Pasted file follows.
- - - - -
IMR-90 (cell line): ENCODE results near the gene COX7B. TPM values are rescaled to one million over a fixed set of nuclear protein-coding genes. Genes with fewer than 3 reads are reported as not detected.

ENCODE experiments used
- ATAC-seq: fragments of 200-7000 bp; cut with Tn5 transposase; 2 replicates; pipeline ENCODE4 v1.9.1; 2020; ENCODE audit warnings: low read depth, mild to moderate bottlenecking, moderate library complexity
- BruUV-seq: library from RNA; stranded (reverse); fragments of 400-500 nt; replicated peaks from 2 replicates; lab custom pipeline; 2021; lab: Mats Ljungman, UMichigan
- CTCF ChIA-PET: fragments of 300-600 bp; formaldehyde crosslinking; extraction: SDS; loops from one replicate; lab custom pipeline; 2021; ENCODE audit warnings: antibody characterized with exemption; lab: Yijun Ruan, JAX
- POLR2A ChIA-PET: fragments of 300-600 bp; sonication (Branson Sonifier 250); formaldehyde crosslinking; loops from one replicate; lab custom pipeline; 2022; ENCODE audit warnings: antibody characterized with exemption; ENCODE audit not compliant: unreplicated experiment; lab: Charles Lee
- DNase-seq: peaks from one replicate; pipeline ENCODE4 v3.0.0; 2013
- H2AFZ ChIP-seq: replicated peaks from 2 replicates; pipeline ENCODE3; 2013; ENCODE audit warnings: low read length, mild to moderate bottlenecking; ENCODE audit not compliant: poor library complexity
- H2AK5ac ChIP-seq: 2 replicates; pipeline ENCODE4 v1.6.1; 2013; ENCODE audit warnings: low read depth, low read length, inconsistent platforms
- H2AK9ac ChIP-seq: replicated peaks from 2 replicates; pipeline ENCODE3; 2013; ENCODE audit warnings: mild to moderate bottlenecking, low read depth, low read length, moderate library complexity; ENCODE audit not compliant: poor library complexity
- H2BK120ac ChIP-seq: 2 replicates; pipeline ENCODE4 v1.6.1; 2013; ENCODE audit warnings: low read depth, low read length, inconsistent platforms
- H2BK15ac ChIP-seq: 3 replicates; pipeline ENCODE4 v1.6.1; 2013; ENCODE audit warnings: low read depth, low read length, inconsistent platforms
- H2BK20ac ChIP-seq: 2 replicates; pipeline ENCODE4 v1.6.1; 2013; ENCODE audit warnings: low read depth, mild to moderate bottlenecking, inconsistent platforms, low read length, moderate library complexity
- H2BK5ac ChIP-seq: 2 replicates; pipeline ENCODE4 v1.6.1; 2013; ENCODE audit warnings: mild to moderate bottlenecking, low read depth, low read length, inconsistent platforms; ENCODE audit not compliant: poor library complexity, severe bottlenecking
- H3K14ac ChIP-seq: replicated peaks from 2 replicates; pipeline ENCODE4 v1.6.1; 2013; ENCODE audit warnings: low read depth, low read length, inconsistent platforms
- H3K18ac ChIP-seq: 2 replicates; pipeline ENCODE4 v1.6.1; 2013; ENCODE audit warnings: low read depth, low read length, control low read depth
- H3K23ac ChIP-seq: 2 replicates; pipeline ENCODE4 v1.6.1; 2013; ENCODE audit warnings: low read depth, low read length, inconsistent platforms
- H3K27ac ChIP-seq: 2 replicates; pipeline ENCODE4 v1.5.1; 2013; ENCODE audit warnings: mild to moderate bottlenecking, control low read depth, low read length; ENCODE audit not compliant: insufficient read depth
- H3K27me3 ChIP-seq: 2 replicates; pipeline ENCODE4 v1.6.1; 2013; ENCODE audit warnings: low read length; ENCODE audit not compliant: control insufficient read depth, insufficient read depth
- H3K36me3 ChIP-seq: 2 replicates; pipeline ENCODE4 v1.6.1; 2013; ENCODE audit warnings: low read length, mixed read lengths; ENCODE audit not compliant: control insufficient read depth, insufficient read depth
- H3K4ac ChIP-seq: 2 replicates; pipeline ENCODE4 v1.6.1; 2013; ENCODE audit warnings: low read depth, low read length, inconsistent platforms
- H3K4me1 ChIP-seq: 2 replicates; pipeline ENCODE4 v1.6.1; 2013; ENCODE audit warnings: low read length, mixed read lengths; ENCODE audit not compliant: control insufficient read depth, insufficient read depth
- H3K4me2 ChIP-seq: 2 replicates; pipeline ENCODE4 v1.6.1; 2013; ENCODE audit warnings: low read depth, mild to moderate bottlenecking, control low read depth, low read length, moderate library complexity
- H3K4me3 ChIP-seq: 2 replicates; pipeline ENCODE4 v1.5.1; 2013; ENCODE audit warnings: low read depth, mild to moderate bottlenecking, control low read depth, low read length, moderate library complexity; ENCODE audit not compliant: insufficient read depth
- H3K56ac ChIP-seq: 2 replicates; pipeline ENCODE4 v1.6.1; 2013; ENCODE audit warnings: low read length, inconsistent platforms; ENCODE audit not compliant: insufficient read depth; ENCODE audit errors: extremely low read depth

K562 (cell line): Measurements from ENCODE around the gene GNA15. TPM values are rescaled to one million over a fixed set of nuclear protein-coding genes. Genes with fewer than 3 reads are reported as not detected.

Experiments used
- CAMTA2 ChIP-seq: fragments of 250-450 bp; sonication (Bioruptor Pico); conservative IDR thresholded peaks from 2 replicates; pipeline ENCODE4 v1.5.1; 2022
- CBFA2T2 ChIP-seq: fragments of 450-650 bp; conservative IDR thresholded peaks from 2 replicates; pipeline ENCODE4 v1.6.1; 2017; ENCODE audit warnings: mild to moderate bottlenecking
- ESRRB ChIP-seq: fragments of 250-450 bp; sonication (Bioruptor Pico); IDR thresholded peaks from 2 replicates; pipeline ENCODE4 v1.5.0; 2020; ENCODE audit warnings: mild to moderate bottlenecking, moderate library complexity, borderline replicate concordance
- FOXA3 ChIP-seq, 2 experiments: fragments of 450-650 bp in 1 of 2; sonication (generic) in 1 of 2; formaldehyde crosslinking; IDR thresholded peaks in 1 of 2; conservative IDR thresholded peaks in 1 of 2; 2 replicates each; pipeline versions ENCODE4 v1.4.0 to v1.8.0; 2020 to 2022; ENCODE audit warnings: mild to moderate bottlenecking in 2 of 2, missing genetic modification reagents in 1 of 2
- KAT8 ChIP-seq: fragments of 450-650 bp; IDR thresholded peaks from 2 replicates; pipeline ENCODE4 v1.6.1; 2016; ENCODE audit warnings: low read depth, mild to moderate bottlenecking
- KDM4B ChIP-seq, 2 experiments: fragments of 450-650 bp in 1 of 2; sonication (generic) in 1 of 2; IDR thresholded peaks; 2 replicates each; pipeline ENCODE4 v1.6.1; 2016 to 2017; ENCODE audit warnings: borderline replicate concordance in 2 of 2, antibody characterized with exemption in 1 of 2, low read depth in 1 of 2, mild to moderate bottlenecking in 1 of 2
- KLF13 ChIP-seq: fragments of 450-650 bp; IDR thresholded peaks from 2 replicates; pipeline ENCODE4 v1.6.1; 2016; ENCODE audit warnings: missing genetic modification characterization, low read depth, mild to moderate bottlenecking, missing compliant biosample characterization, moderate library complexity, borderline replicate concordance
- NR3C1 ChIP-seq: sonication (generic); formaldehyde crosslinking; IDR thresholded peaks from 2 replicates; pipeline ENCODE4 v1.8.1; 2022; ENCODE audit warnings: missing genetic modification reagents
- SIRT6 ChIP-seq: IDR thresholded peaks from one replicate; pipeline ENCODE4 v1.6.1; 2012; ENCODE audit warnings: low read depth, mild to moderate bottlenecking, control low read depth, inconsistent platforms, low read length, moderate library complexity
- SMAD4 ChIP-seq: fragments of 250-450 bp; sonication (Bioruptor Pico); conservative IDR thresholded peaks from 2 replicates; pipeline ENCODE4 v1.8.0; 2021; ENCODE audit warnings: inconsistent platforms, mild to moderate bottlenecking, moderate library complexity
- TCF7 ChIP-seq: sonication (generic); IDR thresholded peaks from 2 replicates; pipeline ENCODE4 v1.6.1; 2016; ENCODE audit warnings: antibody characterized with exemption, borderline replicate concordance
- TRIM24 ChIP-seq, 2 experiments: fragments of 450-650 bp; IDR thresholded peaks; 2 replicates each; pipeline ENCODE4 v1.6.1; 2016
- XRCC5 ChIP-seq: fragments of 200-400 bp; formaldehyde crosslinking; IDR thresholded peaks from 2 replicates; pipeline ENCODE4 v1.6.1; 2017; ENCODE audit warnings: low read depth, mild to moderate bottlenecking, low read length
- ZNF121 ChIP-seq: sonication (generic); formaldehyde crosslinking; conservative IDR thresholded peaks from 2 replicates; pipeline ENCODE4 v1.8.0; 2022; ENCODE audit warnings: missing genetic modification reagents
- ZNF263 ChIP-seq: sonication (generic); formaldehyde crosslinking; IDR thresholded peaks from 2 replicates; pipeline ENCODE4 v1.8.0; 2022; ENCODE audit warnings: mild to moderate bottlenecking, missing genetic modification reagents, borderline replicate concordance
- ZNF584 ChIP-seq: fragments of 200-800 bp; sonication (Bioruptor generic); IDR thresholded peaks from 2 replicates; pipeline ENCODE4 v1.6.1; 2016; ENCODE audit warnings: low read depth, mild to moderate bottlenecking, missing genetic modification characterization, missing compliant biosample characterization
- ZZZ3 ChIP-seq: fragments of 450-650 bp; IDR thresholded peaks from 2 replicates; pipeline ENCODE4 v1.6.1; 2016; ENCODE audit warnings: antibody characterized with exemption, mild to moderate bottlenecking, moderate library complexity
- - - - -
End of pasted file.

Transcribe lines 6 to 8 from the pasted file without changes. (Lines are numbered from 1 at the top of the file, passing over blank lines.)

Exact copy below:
- POLR2A ChIA-PET: fragments of 300-600 bp; sonication (Branson Sonifier 250); formaldehyde crosslinking; loops from one replicate; lab custom pipeline; 2022; ENCODE audit warnings: antibody characterized with exemption; ENCODE audit not compliant: unreplicated experiment; lab: Charles Lee
- DNase-seq: peaks from one replicate; pipeline ENCODE4 v3.0.0; 2013
- H2AFZ ChIP-seq: replicated peaks from 2 replicates; pipeline ENCODE3; 2013; ENCODE audit warnings: low read length, mild to moderate bottlenecking; ENCODE audit not compliant: poor library complexity